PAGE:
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Hints and Tips

General

  • Save and backup often! Even better use Version Control like Subversion or Perforce!
  • Always backup projects before importing any updates in Unity! Again, use version control!
  • Playmaker tool windows can be docked and added to tabs to create a custom layout.
  • Save your Playmaker layout using Unity's custom Layouts dropdown.
  • Playmaker works great on a second monitor!

Designing State Machines

  • Describe:
    • Use the FSM description field to describe the desired behaviour of the state machine.
    • Describing the behaviour in words helps clarify the problem and reveal design problems early.
  • Rough out: 
    • Sketch out the states and transitions in the Graph View to reveal design flaws early.
    • Think visually, a messy looking flow might be unnecessarily complicated.
  • Tell a story:
    • Add Debug Log actions to each state and Alt-click through the running state machine to check that it tells the right story.
    • Read the story back and make sure it works before spending a lot of time implementing Actions.
  • Divide and conquer:
    • Multiple smaller FSMs that talk to each other are often more manageable than larger FSMs.
    • Smaller self contained state machines also tend to be more re-usable across scenes and projects.
  • Standardize:
    • Standardize event names so it’s easier to send events between FSMs.
    • For example, decide if switches use "activate" or "turnOn" - it doesn't matter what you pick, but pick one and stick with it until you really need another event.
    • Standardizing events also makes state machines more re-usable.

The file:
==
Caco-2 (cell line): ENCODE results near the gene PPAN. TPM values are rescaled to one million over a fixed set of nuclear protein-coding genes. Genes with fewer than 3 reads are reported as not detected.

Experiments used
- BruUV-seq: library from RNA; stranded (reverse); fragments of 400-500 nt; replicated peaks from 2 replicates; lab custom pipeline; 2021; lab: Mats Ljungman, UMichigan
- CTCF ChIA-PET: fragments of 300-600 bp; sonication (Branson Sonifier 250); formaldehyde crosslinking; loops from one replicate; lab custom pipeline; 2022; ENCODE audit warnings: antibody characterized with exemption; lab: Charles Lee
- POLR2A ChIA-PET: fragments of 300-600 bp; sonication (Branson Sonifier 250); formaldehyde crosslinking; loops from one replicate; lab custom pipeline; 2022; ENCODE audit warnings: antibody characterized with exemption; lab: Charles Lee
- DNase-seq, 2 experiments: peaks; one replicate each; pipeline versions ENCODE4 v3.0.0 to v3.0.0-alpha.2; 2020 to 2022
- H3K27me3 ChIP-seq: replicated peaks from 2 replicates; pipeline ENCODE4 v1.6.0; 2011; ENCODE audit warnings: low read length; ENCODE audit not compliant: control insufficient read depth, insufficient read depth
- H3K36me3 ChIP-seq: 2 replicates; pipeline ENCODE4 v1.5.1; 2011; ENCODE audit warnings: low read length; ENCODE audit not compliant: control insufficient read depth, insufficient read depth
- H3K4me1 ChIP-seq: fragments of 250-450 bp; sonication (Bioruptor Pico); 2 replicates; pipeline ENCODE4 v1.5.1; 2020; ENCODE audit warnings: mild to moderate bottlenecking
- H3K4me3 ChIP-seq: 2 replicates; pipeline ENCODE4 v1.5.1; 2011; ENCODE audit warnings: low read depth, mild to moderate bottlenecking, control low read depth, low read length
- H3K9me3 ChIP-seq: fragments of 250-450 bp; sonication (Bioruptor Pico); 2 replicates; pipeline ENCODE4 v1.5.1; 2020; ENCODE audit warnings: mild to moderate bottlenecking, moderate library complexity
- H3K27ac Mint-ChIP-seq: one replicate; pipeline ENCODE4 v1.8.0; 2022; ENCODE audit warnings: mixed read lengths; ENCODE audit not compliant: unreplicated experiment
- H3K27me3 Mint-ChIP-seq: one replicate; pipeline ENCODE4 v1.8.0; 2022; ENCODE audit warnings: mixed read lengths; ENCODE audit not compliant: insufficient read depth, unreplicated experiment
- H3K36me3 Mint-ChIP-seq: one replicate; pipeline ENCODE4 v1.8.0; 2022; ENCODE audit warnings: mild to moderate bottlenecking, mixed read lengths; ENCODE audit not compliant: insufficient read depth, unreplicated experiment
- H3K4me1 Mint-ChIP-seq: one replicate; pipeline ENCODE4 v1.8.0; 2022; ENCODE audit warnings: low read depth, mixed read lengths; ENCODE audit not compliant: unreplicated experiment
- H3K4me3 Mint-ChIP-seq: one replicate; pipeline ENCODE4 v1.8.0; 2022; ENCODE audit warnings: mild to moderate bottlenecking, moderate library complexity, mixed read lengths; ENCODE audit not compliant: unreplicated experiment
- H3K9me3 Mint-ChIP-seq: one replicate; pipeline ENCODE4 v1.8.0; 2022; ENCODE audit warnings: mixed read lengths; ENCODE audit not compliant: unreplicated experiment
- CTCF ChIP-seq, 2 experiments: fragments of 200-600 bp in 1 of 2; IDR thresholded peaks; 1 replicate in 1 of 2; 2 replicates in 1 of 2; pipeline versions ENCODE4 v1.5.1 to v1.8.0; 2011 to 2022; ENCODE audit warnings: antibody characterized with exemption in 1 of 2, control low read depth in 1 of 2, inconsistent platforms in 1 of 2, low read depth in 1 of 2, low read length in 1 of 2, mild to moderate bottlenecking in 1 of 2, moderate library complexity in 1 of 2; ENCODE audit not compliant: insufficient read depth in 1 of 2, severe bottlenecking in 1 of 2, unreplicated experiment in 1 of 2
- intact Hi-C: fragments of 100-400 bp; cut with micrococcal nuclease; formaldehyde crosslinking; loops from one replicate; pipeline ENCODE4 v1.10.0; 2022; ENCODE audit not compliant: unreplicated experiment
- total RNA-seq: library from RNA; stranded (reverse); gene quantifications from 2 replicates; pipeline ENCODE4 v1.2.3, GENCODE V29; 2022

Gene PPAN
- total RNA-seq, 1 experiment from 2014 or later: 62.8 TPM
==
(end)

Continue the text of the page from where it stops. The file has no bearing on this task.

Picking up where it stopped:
• Animation events:
    • State transitions are often tied to animation transitions, so use animation events to coordinate animations and behaviours.
  • Switchboards:
    • Switchboard states with a global transition are a common pattern to reduce clutter.
    • The switchboard state evaluates the current situation and instantly chooses another state - that’s all it does. You can call it with the global transition whenever you need to re-evaluate.
  • Spread the load:
    • Remember you can transition through multiple states in a single update, so you can spread logic across states.
    • Spreading decisions across multiple states, each making a simple decision, makes it easier to author complex branching behaviours.
  • Iterate:
    • Game development IS iteration!

Using the Scene Hierarchy

  • Use the scene hierarchy to help solve problems. The right scene organization can make hard problems a lot easier to solve.
  • Build as much "smarts" into the scene as possible (triggers, waypoints, collisions...). There's no cheating in game A.I. - it's not real artificial intelligence, it's entertainment!
  • Parent related objects under a common object to make it easy to iterate through them using Get Child, or Get Child Num.
  • Use trigger volumes and Trigger Event as much as possible - it's a robust solution to many problems. Think about sensors and zones etc.
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Last modified on 9/5/2013 10:13 AM by User.

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